Dieter Bohn for The Verge:
When it was first pulled out of a paper envelope in 2008, the original MacBook Air felt like a product from the future. The first few versions turned out to be a little too delicate and slow, but beginning in 2010 the machine really began to hit its stride. Its nearly perfect combination of battery life, speed, durability, and thinness made it the de-facto workhorse for those aforementioned tech journalists and millions of other consumers. It became the default idea for a futuristic, powerful laptop. And that’s precisely why Microsoft is dead set on unseating it, if only as a symbol of innovation.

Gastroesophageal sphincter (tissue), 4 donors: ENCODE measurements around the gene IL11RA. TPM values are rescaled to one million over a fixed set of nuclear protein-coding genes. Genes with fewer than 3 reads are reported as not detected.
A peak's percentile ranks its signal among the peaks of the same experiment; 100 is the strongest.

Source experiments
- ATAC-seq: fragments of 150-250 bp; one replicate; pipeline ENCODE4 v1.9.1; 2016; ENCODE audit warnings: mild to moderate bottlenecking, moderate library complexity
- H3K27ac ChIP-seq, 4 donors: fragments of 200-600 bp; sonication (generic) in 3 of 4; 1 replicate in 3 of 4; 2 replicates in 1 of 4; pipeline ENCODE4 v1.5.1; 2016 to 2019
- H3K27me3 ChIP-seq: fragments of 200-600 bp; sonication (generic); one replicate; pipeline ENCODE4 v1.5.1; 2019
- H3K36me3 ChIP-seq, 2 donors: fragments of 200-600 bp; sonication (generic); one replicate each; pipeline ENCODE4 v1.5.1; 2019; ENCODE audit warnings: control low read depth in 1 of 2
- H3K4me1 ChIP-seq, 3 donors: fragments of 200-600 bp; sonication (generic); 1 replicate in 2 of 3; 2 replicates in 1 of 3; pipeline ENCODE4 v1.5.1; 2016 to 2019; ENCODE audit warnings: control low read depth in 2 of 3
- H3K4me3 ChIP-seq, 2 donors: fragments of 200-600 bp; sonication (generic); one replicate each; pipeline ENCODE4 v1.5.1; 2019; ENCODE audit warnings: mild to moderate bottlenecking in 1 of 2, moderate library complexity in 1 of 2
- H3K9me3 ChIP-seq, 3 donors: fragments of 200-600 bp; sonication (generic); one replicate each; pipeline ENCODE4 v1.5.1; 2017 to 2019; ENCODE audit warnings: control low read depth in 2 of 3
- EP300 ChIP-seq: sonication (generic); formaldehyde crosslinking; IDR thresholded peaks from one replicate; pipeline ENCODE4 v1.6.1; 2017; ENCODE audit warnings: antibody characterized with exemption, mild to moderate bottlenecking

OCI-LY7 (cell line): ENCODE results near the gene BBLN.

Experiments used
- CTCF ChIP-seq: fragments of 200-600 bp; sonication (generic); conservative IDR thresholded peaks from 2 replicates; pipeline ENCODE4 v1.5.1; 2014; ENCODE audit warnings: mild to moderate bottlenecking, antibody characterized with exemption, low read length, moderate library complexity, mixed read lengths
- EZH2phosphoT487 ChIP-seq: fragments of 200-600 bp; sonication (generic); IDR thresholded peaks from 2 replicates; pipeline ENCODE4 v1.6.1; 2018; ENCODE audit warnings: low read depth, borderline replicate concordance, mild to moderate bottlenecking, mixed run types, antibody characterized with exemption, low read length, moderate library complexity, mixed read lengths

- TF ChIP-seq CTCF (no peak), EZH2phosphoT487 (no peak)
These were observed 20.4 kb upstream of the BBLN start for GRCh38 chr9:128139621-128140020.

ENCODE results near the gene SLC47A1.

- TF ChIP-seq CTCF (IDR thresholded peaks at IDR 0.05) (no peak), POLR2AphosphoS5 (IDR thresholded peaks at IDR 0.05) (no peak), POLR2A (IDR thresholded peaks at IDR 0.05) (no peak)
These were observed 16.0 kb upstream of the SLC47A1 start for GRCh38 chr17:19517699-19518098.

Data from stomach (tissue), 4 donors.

I’m really enjoying this hungrier Microsoft. The Surface Pro 3 seems like the best iteration of a product that isn’t bad, but nobody seems to be buying. I think it is a bit strange that since the first two Surface models targeted the iPad, the current one (no non-Pro version?) is targeting laptops, notably the MacBook Air. It seems that since the original tablet strategy didn’t work, the company regrouped and decided to move the product upmarket. At the same time, it looks like, they realized that a smaller Surface had less of a chance of selling. It’ll be interesting to see how the public really responds to this, since the Surface Pro 3 is hitting a similar price range as Apple’s MacBook line, but probably appealing more to PC buyers, many of which expect cheaper machines.